Regulatory Comments

Comments of the International Center for Law & Economics, ‘Ensuring Responsible Development of Digital Assets’

I. Introduction

We thank the U.S. Treasury Department for the opportunity to participate in this Request for Comment on “Ensuring Responsible Development of Digital Assets.”[1] Our response most directly addresses part “B” of the Request for Comments, focusing particularly on the following questions:

  • “What additional steps should the United States government take to more effectively deter, detect, and disrupt the misuse of digital assets and digital asset service providers by criminals?” (B1)
  • “Are there specific areas related to AML/CFT and sanctions obligations with respect to digital assets that require additional clarity?” (B2)
  • “What additional steps should the U.S. government consider to address the illicit finance risks related to mixers and other anonymity-enhancing technologies?” (B7)
  • “What steps should the U.S. government take to effectively mitigate the illicit finance risks related to DeFi?” (B8)

Agencies whose primary function is law enforcement are chiefly concerned with the effectiveness of that mission and may not have the resources to properly consider the costs of actions that appear to promise effectiveness. We thus welcome the whole-of-government approach to the responsible development of digital assets adopted in Executive Order 14067, which invites a rigorous assessment of costs and benefits across various policy objectives.[2] The principal policy objectives set out in the Executive Order cover both law-enforcement and national-security concerns, while supporting technological advances and promoting access to safe and affordable financial services. Given the Order’s broad scope, some ways of pursuing its diverse policy objectives may be in tension. Our aim in this response is to shed light on two important areas of such tension.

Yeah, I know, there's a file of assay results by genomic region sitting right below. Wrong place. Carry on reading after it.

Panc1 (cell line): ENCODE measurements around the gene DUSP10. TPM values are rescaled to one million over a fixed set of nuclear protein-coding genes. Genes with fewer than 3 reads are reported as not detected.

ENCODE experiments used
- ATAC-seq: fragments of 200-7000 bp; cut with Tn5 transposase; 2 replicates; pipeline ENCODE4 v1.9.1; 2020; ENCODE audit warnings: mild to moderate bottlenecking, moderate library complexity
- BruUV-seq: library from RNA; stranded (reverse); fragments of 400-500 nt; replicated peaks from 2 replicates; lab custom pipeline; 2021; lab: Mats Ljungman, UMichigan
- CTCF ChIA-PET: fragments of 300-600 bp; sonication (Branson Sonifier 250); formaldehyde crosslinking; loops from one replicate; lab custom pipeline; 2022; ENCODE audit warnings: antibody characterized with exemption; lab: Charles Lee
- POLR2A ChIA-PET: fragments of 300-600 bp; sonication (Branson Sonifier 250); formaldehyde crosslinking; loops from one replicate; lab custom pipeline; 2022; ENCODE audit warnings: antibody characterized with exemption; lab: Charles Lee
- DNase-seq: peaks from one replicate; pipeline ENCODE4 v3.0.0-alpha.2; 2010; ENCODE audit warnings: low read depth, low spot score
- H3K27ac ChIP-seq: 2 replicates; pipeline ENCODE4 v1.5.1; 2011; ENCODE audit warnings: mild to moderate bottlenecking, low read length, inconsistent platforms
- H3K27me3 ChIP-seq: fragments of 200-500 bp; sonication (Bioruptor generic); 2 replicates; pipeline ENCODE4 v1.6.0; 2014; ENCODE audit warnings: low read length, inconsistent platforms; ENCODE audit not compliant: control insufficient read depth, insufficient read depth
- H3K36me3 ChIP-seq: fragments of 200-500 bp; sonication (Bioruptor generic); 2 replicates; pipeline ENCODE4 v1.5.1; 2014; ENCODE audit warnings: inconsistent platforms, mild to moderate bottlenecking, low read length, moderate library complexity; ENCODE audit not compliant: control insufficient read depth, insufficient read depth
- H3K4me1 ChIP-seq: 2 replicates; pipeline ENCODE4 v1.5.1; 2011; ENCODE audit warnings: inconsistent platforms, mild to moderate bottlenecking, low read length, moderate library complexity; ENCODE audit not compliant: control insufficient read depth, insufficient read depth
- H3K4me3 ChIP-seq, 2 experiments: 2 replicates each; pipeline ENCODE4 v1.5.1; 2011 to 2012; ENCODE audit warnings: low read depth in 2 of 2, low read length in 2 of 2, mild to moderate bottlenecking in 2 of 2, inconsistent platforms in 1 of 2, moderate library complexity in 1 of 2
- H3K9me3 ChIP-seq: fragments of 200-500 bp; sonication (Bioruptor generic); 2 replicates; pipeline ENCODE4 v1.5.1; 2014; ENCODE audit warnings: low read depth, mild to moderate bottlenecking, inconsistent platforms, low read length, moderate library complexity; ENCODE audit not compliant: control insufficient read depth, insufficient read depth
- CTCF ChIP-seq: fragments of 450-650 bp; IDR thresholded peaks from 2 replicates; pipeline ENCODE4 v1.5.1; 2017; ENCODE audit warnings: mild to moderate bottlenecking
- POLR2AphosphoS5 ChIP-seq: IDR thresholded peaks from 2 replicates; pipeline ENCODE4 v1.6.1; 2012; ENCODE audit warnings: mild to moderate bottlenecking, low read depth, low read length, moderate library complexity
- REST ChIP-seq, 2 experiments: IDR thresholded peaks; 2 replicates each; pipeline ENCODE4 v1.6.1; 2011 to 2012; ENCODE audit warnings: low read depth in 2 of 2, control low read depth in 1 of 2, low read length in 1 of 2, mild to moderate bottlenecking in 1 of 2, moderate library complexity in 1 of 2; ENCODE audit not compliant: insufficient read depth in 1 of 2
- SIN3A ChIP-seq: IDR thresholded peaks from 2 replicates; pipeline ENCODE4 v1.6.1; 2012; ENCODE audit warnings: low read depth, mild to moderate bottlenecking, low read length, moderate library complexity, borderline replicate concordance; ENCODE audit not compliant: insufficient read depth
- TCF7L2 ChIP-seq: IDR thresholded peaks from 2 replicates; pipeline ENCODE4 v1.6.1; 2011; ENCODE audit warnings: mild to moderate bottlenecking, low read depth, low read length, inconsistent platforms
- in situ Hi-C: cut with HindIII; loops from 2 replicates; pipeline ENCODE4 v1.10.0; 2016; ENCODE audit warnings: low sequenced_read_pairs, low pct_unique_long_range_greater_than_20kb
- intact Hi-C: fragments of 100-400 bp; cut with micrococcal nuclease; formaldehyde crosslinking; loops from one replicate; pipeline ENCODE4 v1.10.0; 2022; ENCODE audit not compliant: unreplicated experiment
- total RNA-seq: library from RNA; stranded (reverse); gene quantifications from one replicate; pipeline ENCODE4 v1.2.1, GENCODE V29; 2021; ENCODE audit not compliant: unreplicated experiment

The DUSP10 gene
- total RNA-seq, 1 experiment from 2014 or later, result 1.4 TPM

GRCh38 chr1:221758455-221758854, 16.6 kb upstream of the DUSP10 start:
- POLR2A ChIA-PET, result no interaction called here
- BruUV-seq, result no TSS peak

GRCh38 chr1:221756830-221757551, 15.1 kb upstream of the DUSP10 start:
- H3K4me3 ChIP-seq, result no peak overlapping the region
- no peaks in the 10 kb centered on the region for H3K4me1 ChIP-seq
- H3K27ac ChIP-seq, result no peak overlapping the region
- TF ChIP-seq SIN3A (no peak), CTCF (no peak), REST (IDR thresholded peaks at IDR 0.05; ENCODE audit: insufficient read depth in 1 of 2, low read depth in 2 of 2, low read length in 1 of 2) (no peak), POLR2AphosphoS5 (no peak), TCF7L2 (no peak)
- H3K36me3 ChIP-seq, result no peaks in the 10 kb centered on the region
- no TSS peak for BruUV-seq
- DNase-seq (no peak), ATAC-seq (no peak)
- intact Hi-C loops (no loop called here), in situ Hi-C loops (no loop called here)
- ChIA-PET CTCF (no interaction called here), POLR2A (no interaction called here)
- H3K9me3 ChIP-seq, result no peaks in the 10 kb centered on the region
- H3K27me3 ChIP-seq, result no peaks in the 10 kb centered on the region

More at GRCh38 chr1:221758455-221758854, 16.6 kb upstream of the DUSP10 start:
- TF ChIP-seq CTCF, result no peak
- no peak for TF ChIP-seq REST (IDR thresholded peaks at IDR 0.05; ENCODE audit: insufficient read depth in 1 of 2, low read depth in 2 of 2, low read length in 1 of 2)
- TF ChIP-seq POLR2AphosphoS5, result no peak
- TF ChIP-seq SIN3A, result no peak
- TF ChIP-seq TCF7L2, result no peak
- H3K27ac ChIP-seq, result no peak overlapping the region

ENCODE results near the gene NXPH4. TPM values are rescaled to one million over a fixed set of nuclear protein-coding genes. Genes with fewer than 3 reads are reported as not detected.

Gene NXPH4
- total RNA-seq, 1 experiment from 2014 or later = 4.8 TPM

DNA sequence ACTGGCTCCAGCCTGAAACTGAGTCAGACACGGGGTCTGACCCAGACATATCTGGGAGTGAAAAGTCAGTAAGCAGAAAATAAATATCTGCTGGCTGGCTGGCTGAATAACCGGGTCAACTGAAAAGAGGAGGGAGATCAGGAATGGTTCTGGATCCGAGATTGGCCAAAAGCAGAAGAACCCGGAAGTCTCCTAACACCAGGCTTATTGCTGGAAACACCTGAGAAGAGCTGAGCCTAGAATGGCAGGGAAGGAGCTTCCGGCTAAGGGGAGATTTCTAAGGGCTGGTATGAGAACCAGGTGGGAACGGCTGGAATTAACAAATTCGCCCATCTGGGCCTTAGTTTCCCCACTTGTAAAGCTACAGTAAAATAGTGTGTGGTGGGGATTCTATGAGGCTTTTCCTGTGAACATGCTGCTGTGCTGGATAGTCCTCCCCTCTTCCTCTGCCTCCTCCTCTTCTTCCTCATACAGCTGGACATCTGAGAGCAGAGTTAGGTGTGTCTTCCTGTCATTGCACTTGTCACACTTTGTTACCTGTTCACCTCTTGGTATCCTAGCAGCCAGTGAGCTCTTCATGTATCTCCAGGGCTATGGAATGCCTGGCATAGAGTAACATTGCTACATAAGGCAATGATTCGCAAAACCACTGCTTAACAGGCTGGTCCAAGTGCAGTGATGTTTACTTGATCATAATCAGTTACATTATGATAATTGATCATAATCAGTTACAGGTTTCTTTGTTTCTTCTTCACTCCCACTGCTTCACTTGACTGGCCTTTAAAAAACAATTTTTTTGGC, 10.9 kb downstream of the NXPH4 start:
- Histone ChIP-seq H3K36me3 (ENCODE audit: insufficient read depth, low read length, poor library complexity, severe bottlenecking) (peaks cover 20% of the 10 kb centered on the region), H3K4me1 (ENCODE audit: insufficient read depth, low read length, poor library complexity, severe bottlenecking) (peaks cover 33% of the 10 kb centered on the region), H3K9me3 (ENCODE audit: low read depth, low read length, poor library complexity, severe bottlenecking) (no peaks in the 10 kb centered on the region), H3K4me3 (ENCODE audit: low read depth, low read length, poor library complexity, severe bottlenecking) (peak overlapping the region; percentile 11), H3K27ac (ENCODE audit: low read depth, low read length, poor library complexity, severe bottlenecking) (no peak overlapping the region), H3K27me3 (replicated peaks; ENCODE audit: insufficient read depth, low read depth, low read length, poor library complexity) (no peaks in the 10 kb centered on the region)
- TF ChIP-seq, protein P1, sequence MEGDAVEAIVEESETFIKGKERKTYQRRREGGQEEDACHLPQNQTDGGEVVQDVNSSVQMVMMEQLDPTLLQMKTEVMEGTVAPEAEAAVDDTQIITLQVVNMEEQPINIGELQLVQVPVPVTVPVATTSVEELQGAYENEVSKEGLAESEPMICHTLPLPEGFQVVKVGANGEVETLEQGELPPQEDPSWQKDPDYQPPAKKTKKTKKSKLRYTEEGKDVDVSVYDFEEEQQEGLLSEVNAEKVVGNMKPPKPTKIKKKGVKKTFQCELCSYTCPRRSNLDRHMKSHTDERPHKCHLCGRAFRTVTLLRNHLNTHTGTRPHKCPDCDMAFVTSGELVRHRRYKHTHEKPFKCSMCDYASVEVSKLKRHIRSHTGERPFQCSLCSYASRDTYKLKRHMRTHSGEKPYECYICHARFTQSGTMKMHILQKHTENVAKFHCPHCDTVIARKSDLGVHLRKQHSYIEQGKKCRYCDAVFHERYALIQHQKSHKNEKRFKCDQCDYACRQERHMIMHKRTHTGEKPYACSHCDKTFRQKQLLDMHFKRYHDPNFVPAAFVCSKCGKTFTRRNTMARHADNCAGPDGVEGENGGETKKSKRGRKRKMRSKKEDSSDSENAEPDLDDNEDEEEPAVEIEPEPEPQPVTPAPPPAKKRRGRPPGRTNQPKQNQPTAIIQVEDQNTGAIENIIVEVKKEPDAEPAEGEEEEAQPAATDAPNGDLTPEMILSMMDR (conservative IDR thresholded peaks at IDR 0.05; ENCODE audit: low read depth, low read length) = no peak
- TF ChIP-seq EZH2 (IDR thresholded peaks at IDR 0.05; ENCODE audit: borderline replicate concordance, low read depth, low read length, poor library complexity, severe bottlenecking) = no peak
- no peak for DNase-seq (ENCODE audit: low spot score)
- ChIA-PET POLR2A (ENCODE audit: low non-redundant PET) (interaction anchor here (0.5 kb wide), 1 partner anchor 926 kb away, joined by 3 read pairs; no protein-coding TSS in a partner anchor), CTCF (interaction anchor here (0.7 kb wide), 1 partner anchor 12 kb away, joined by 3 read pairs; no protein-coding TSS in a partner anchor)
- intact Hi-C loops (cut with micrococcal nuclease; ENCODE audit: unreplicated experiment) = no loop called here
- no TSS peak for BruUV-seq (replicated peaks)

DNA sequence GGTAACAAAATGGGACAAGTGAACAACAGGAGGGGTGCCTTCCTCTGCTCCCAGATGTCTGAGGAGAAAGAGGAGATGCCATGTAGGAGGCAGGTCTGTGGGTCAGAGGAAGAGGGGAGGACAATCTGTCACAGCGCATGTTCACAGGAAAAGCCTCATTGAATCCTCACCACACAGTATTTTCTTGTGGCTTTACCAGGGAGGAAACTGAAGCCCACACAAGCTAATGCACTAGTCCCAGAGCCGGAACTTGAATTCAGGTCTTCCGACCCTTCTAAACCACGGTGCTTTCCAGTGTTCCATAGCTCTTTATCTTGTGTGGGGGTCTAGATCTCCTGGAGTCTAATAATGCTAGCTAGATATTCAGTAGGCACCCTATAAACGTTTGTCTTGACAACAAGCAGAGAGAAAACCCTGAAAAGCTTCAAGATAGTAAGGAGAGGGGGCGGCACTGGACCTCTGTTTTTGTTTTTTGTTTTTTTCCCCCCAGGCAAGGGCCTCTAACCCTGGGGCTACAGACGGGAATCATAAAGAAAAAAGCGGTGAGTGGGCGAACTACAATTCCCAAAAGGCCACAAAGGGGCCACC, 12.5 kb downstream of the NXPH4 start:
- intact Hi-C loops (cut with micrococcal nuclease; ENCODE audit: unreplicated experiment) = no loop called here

First, policymakers must determine which entities in the crypto ecosystem are the most appropriate targets for law-enforcement and national-security efforts. We suggest that the costs of targeting crypto’s infrastructural or “base” layer may to a disproportionate extent impede the attainment of other policy objectives.

Second, it is important to determine the appropriate policy response to privacy-enhancing crypto technologies. As Treasury seeks to forward the goals of consumer and investor protection, promotion of access to finance, support of technological advances, and reinforcement of U.S. leadership, all point in favor of facilitating responsible use of privacy-enhancing technologies, including so-called “privacy coins.”

II. Targeting the ‘Base Layer’

Crypto’s “base layer” is in some important ways analogous to the basic infrastructure of the Internet and of traditional finance. We understand the base layer to include:

  • The “infrastructural” participants of blockchain networks—g., miners, validators, and node operators;[3] and
  • Service providers that directly serve the former—g., private relay operators like Flashbots and specialized node-hosting services[4] like Infura, Alchemy, or even Google.[5]